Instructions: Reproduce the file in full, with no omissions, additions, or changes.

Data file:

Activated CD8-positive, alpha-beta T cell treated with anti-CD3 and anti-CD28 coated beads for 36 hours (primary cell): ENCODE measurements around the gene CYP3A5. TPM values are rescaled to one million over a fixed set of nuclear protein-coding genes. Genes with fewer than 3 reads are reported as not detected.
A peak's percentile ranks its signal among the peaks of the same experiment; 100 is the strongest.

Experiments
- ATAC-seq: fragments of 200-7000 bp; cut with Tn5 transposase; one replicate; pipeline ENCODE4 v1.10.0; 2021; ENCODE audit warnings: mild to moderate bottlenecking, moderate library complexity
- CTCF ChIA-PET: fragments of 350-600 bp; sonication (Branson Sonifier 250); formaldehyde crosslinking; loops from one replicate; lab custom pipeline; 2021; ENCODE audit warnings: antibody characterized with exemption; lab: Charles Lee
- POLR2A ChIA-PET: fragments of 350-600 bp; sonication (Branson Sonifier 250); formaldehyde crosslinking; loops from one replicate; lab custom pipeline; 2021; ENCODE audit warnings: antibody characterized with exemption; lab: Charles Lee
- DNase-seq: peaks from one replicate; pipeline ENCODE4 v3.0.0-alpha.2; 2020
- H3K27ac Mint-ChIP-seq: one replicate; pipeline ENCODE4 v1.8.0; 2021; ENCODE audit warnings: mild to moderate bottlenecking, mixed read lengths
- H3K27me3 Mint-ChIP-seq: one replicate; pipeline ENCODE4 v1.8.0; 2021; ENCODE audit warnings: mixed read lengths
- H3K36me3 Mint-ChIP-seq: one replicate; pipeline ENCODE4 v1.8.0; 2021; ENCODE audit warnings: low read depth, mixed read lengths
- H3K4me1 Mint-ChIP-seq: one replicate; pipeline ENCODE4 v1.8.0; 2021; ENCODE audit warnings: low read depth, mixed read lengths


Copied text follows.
Activated CD8-positive, alpha-beta T cell treated with anti-CD3 and anti-CD28 coated beads for 36 hours (primary cell): ENCODE measurements around the gene CYP3A5. TPM values are rescaled to one million over a fixed set of nuclear protein-coding genes. Genes with fewer than 3 reads are reported as not detected.
A peak's percentile ranks its signal among the peaks of the same experiment; 100 is the strongest.

Experiments
- ATAC-seq: fragments of 200-7000 bp; cut with Tn5 transposase; one replicate; pipeline ENCODE4 v1.10.0; 2021; ENCODE audit warnings: mild to moderate bottlenecking, moderate library complexity
- CTCF ChIA-PET: fragments of 350-600 bp; sonication (Branson Sonifier 250); formaldehyde crosslinking; loops from one replicate; lab custom pipeline; 2021; ENCODE audit warnings: antibody characterized with exemption; lab: Charles Lee
- POLR2A ChIA-PET: fragments of 350-600 bp; sonication (Branson Sonifier 250); formaldehyde crosslinking; loops from one replicate; lab custom pipeline; 2021; ENCODE audit warnings: antibody characterized with exemption; lab: Charles Lee
- DNase-seq: peaks from one replicate; pipeline ENCODE4 v3.0.0-alpha.2; 2020
- H3K27ac Mint-ChIP-seq: one replicate; pipeline ENCODE4 v1.8.0; 2021; ENCODE audit warnings: mild to moderate bottlenecking, mixed read lengths
- H3K27me3 Mint-ChIP-seq: one replicate; pipeline ENCODE4 v1.8.0; 2021; ENCODE audit warnings: mixed read lengths
- H3K36me3 Mint-ChIP-seq: one replicate; pipeline ENCODE4 v1.8.0; 2021; ENCODE audit warnings: low read depth, mixed read lengths
- H3K4me1 Mint-ChIP-seq: one replicate; pipeline ENCODE4 v1.8.0; 2021; ENCODE audit warnings: low read depth, mixed read lengths